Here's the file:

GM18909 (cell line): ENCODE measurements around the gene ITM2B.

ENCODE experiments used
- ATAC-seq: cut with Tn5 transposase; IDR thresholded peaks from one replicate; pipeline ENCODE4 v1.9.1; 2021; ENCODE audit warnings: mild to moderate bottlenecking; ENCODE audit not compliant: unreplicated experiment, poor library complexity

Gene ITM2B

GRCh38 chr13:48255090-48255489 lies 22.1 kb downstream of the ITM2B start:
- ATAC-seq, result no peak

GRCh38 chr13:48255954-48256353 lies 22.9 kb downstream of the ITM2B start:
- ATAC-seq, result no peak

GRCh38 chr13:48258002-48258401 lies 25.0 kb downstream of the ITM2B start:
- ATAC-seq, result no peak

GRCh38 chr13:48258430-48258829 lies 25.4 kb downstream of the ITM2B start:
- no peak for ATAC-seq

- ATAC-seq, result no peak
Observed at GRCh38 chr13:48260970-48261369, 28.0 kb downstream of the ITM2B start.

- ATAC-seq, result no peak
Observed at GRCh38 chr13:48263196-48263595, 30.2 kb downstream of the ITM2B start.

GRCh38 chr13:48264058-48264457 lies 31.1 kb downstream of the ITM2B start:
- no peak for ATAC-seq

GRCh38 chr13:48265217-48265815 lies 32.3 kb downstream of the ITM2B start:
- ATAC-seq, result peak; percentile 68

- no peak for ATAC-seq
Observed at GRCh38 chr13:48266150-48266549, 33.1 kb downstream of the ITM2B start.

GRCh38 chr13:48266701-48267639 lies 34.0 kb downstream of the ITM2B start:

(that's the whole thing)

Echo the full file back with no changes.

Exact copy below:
GM18909 (cell line): ENCODE measurements around the gene ITM2B.

ENCODE experiments used
- ATAC-seq: cut with Tn5 transposase; IDR thresholded peaks from one replicate; pipeline ENCODE4 v1.9.1; 2021; ENCODE audit warnings: mild to moderate bottlenecking; ENCODE audit not compliant: unreplicated experiment, poor library complexity

Gene ITM2B

GRCh38 chr13:48255090-48255489 lies 22.1 kb downstream of the ITM2B start:
- ATAC-seq, result no peak

GRCh38 chr13:48255954-48256353 lies 22.9 kb downstream of the ITM2B start:
- ATAC-seq, result no peak

GRCh38 chr13:48258002-48258401 lies 25.0 kb downstream of the ITM2B start:
- ATAC-seq, result no peak

GRCh38 chr13:48258430-48258829 lies 25.4 kb downstream of the ITM2B start:
- no peak for ATAC-seq

- ATAC-seq, result no peak
Observed at GRCh38 chr13:48260970-48261369, 28.0 kb downstream of the ITM2B start.

- ATAC-seq, result no peak
Observed at GRCh38 chr13:48263196-48263595, 30.2 kb downstream of the ITM2B start.

GRCh38 chr13:48264058-48264457 lies 31.1 kb downstream of the ITM2B start:
- no peak for ATAC-seq

GRCh38 chr13:48265217-48265815 lies 32.3 kb downstream of the ITM2B start:
- ATAC-seq, result peak; percentile 68

- no peak for ATAC-seq
Observed at GRCh38 chr13:48266150-48266549, 33.1 kb downstream of the ITM2B start.

GRCh38 chr13:48266701-48267639 lies 34.0 kb downstream of the ITM2B start: